many financial problems, brought the project to a
successful conclusion. In pursuit of the interests of
the cultural heritage sector more widely, he was
appointed Vice-Chair of the Scottish Museums
Council, a post he held from 1986 to 1989.

Despite the pressures of running a museum and art
gallery (the Hunterian) and fighting for resources
Frank continued to work on research projects while
helping create major international exhibitions on
Nigerian art.. He served as Curator of the Royal
Society from 1992 to 1997. Dr. Willett produced a
summation of his life's work on Ife by publishing a
catalogue of all the known material, a gigantic pro-
ject whose importance was recognized by the
awarding of the Amoury Talbot Prize.

Frank was devoted to his family and his wife of 56
years, Connie. He took delight in the lives of his
four children and his grandchildren. His life was
marked by many works of kindness and charity,
including his commitment to and support of the St
Margaret of Scotland Hospice. Frank was a gentle
and humble man who was passionate about his
work and life.

Reprinted and edited from the Hunterian Museum
website (http://www.hunterian.gla.ac.uk:443/
museum/events/event.php?eventlD=45)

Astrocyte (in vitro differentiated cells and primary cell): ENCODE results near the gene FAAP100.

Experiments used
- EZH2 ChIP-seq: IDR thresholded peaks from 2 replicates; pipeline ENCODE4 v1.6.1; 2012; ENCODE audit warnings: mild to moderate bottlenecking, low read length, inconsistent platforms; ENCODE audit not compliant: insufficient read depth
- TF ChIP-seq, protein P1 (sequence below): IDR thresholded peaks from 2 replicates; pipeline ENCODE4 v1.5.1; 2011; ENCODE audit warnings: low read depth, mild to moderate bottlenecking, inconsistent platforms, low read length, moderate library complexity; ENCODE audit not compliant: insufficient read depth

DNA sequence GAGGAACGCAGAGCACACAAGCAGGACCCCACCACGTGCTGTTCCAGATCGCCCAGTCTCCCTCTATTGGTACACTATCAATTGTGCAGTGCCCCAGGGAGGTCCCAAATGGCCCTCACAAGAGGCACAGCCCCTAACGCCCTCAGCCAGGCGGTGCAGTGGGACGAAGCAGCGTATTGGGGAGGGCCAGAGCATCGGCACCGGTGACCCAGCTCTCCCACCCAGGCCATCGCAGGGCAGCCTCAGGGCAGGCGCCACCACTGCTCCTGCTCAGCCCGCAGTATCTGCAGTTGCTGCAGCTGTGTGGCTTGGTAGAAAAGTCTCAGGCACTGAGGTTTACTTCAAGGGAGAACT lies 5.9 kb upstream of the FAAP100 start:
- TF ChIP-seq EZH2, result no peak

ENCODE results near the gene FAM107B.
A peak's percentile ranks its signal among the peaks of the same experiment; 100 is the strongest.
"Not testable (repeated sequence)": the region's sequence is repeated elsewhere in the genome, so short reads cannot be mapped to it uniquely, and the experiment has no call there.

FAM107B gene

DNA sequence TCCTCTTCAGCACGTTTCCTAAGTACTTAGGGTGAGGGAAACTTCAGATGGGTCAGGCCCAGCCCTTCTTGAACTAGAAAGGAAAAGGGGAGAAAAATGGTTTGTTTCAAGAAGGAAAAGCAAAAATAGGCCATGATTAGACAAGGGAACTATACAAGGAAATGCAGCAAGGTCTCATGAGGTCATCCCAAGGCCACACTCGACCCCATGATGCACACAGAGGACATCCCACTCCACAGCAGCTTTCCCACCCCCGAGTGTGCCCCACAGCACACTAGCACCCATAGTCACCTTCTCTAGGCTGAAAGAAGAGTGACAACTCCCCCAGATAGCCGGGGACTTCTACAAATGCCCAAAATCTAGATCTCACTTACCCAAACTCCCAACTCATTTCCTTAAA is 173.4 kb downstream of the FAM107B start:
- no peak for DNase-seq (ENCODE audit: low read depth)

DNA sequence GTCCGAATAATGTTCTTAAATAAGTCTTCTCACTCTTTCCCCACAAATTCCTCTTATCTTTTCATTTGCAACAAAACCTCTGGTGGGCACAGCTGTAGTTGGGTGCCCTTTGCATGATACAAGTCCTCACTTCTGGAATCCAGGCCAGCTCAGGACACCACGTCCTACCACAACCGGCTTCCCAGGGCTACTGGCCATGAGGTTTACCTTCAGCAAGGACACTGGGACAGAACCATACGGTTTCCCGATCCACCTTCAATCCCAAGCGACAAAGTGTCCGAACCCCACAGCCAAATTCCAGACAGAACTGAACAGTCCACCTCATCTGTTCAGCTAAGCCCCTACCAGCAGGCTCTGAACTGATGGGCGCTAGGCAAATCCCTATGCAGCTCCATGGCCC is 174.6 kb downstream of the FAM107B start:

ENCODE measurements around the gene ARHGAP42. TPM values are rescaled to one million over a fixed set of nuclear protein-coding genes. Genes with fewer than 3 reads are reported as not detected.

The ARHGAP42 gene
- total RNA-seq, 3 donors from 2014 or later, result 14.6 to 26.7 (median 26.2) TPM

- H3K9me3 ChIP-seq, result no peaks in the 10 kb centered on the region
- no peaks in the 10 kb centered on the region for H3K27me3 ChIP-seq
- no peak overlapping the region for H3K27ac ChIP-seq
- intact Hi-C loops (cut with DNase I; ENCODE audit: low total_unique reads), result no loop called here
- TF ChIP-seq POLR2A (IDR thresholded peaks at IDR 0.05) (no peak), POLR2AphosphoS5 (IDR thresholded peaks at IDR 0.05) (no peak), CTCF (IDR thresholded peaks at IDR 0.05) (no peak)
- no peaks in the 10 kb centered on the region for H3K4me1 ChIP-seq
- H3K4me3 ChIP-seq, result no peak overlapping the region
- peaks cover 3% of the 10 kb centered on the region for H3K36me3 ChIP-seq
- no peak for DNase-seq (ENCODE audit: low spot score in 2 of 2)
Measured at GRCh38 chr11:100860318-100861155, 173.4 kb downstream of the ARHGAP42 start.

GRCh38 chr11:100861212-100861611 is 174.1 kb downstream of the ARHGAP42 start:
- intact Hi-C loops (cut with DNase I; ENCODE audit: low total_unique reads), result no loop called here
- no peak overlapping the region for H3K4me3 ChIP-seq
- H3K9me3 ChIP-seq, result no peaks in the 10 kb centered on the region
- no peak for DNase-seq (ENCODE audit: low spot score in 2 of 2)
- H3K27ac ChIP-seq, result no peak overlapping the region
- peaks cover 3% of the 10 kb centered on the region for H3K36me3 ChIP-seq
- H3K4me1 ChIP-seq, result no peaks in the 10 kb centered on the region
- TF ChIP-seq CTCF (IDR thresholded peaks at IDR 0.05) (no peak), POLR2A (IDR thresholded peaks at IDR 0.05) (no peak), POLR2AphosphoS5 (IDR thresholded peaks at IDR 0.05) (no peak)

Museums After Katrina


In the wake of such a huge wound in the heartland
of America, artists and museums have responded
in unique ways. Not only through offering donations
and assistance, but also in the way they know best
artistic expression. Below are exhibitions that
reflect the turmoil and make that catastrophic event
a part of art history forever. The Good News: The
New Orleans Museum of Art has now reopened its
doors! Read the stories and make a direct donation
at: http://www.noma.org/home.html



Katrina Exposed
Through September 17, 2006
(organized by NOMA) (1st Floor)

An exhibition of the most extraordinary Katrina im-
ages shot by local, national and international art-
ists, photojournalists and amateur photographers.



Katrina-Related Exhibitions at
The Metropolitan Museum of Art